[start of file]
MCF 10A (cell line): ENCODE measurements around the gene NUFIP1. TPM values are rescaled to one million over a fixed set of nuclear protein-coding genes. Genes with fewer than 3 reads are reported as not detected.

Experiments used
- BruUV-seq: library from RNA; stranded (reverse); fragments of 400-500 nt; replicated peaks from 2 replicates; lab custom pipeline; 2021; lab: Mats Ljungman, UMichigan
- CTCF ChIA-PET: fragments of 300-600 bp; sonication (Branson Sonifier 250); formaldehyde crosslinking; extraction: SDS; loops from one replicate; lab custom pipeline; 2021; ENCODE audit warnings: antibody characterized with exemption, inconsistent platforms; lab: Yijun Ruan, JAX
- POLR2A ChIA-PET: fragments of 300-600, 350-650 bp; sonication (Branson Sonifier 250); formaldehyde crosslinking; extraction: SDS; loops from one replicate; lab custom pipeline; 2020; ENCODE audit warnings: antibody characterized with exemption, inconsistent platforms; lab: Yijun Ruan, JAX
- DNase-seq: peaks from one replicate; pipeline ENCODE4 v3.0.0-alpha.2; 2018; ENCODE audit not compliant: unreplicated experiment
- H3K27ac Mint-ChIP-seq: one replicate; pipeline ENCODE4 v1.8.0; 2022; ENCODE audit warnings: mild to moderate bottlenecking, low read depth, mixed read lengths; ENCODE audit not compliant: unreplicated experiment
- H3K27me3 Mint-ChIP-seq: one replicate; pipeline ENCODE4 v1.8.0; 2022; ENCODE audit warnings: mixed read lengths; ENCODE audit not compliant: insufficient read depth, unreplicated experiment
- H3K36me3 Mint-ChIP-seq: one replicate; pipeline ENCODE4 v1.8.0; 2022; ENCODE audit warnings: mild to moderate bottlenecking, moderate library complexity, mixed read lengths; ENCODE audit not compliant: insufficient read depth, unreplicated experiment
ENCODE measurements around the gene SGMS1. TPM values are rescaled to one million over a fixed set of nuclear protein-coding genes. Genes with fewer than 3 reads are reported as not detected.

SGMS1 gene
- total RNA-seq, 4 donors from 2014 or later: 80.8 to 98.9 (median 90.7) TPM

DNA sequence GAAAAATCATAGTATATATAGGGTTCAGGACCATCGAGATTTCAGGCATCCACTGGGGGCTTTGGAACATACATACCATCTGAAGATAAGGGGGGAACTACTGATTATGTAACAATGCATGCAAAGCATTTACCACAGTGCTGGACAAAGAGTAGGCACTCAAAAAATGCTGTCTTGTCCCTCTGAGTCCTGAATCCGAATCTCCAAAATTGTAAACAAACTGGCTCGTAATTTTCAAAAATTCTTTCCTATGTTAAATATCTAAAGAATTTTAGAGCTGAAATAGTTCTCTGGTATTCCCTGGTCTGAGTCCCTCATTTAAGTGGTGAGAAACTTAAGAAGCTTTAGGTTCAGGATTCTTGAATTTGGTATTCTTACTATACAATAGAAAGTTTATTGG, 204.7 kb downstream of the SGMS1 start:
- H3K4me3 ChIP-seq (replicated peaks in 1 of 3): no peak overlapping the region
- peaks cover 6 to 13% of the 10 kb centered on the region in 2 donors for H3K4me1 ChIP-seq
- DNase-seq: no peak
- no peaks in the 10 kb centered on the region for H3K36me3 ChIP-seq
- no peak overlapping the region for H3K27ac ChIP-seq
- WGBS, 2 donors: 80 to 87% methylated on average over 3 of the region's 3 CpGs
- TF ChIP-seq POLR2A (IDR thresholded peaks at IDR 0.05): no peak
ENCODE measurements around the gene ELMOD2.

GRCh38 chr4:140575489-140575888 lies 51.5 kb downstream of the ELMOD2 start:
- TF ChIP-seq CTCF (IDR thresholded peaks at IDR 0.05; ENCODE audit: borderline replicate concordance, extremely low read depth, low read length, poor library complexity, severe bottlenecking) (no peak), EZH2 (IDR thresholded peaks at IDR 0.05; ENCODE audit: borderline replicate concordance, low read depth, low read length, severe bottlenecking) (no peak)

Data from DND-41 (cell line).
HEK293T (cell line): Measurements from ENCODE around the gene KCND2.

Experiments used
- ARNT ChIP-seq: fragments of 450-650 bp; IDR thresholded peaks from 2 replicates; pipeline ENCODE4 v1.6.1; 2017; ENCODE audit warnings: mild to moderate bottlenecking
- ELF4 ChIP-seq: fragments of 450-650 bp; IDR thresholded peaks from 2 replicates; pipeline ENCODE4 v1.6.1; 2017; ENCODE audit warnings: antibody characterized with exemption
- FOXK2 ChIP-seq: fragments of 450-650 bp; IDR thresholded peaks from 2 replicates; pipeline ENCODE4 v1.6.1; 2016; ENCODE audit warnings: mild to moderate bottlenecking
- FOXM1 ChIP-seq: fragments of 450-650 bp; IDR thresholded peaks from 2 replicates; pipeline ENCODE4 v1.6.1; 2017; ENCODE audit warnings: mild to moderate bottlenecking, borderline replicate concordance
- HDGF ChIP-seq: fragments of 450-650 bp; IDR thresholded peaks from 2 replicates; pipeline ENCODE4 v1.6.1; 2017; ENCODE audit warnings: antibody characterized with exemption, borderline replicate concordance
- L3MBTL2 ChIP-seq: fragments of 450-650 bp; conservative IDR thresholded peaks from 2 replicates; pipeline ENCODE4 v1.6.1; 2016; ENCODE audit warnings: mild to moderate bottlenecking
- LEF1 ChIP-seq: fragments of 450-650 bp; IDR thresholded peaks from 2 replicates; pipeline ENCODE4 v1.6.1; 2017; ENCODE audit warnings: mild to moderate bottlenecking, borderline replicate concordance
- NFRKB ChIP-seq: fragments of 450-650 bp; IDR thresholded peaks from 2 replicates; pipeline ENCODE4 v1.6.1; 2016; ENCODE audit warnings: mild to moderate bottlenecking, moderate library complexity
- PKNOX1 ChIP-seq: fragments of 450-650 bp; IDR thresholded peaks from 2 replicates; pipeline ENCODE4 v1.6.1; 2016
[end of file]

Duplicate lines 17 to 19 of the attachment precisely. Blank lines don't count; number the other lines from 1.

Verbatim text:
- no peaks in the 10 kb centered on the region for H3K36me3 ChIP-seq
- no peak overlapping the region for H3K27ac ChIP-seq
- WGBS, 2 donors: 80 to 87% methylated on average over 3 of the region's 3 CpGs